1. Ireland has one of the least diverse landscapes in Europe. How did Ireland become so lacking in landscape diversity?
Like everywhere else, Ireland’s landscape has been shaped by political and social forces through its history. I’ve always said that Ireland has a very unique land history in Europe. Ireland was a colony in a Europe of empires - and was treated just as colonies were treated in other parts of the world; ruling forces prioritised extraction of raw materials and resources - be they agricultural, mineral, petrochemical, even labour or whatever. We also had a land reform which has no equivalent in any other European country. So even though we’re geographically in Europe, our land history is radically different.
That extractive system was supported by the land ownership model; the huge landowners, many of them absentees, whose only interest was maximising value. The first barrier to maximising value was that there were simply too many people on the land - the Irish famine (s) provided a great opportunity for landowners to depopulate the countryside through mass starvation/emigration and replace people with sheep and cattle.
Unfortunately we can’t just blame the mistakes of the past - since independence there have been a lot of missed opportunities to develop a real indignous farming system which incorporates the best aspects of our climate and the potential of farming communities to build long term livelihoods from the production of food, fuel and fibre for use and processing here. Instead the focus has always been on a continuation of the old extractivist model - maximising production and selling milk or beef wholesale at the expense of all else. Maximising production will always mean the wild areas are pushed to the edges and there is less and less space for diversity.
Farmers have lost more and more power in this system and many find themselves in a very weak bargaining position. They have also been locked into a production system which serves agribusinesses rather than the community or Irish citizens. At the same time, this history has left us with a very skewed understanding of our role in the landscape and in the natural world. In Ireland for a long time the land has only been used for base survival or maximum exploitation for profit. It’s partly the fault of our history that we haven’t seen a third way, one where we nurture the landscape and develop and embrace diversity. For us in Talamh Beo that’s what we’re trying to do - show that there is another way, and that in spite of all our history there are still lots of farmers doing great work who understand and embrace that.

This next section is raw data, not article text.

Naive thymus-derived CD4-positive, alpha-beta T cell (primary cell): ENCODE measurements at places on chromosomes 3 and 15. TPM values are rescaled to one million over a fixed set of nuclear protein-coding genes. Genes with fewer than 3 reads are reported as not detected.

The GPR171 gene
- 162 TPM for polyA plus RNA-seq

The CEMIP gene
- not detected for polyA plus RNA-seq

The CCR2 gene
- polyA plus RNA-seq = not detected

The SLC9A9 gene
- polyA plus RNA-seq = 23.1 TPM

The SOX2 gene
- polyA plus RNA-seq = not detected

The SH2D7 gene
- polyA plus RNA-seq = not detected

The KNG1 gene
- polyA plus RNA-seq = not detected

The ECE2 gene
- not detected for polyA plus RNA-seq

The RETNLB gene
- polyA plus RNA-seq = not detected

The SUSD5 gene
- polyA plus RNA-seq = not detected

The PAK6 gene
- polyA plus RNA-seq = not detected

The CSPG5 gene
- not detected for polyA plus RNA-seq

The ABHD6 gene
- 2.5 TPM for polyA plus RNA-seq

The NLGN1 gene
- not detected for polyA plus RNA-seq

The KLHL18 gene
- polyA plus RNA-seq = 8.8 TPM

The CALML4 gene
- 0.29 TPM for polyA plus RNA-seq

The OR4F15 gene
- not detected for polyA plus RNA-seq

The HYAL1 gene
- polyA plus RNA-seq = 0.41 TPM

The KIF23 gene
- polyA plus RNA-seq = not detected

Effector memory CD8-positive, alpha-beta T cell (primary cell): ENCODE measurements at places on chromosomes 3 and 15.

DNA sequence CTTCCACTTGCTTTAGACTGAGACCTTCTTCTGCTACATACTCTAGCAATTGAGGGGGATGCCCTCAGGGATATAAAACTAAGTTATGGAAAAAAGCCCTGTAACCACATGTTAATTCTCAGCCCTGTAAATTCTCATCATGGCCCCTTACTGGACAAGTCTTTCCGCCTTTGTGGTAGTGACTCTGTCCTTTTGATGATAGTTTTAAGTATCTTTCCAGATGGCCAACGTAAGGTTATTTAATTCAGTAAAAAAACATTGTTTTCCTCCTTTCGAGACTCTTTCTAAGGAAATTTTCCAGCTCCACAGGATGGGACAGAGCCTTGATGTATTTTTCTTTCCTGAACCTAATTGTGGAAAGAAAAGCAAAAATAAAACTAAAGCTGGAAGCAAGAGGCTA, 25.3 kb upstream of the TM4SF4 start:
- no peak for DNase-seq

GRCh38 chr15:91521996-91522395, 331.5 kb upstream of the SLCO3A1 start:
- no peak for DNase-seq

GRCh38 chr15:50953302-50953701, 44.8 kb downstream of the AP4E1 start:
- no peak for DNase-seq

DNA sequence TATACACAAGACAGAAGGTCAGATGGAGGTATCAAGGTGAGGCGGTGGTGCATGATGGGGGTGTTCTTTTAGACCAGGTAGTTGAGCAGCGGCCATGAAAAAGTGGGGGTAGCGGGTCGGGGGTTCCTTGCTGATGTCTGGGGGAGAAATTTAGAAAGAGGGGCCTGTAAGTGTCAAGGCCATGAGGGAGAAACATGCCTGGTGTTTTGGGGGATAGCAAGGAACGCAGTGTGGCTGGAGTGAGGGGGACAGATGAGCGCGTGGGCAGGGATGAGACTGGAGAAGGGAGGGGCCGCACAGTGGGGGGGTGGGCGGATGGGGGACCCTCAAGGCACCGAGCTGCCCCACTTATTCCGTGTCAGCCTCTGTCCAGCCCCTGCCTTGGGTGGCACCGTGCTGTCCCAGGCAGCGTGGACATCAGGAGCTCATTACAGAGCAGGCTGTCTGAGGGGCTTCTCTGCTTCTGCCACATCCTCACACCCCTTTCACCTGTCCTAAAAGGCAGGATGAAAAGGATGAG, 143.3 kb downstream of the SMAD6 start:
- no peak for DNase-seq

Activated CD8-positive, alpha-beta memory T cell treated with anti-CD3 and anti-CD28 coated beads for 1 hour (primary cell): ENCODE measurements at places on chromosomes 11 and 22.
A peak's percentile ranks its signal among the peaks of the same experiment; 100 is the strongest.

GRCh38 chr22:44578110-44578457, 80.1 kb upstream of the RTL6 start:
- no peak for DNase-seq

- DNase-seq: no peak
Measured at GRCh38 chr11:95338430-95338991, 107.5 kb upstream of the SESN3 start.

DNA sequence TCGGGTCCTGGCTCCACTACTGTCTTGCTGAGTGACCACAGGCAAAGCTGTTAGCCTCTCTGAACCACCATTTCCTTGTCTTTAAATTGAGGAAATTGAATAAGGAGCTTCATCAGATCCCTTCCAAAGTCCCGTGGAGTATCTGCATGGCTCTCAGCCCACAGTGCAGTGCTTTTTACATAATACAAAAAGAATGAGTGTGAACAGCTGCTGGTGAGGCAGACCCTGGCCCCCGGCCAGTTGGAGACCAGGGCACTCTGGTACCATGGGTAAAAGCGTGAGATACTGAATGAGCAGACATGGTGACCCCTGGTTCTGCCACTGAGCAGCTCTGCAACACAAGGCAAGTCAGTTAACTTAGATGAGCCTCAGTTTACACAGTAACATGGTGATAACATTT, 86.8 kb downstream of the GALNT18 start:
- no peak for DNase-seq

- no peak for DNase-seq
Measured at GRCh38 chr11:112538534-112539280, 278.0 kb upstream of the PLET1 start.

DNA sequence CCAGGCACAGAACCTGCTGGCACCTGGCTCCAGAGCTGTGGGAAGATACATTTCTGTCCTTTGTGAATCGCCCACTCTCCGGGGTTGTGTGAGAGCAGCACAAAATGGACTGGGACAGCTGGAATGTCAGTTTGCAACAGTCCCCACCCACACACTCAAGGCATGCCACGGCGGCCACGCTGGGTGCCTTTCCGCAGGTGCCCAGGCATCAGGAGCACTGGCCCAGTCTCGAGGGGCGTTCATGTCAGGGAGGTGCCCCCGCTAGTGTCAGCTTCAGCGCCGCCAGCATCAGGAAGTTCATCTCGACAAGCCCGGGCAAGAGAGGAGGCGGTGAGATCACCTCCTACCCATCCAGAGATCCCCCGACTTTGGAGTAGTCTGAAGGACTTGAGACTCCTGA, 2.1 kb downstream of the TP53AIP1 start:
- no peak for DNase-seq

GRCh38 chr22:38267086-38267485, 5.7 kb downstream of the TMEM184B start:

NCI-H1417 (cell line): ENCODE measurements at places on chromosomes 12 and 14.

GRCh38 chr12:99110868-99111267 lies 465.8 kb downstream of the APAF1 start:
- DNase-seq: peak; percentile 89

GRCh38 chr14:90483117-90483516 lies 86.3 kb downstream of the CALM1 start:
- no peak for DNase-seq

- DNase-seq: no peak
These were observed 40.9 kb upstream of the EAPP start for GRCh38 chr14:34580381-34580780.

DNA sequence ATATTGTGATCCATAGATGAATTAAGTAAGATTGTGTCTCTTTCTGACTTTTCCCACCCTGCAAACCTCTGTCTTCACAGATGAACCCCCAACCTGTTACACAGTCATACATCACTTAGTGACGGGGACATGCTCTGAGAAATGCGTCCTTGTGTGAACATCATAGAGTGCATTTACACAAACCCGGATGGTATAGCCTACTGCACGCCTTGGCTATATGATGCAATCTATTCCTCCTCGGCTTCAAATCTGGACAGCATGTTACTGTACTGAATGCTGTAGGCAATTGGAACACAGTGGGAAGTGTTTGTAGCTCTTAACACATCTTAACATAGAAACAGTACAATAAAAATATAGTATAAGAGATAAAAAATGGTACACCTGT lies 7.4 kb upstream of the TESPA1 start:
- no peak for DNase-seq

2. What needs to be done to rebuild our landscape and ecological diversity?
We need to move away from the obsession with production. That’s not straightforward - the agricultural system and agribusiness lobbies are deeply integrated into the Irish state and have been since its formation. At the same time it should be said that we still have a lot of small to medium sized farms, which is largely thanks to successful lobbying and agitation from farmers unions over the years. Unfortunately many of those unions are also locked into that productivist mindset and are missing a real opportunity to transition Irish farms and communities into a new model. They don’t seem to be responding to the needs of most of their members, and are failing to see where the potential lies - which is in an agro ecological transition in food and farming.
The only way we can shift the strategy - and reshape the landscape and ecological diversity is by engaging citizens to think critically about our food systems, and show that we all have the right to have access to high quality food, that we all have the right to swim in rivers and lakes that are not polluted, that the landscape belongs to future generations and is not ours to exploit in the present.
We need to make food a social justice issue, and ensure that people living in cities are engaged in the debate about why the Irish state is failing to provide them with high quality, locally produced agroecological food which is grown/raised/picked/baked/slaughtered/made by farmers in fair conditions working for a good wage.
An agroecological transition would take years, and would include programmes for access to land for new entrants, new institutional criteria, income supports and training for local producers, expansion of organic production systems and programmes, retraining, diversification and restructuring of deeply indebted farms for example, and a long term investment strategy for diversification in areas where Ireland could be adding value - wool, hardwoods, hemp, energy production etc which can be produced on farms across the country.
3. Talamh Beo campaigns for Ireland to aim for food sovereignty. What does food sovereignty mean and what could it be like? What do we need to do to start moving in that direction?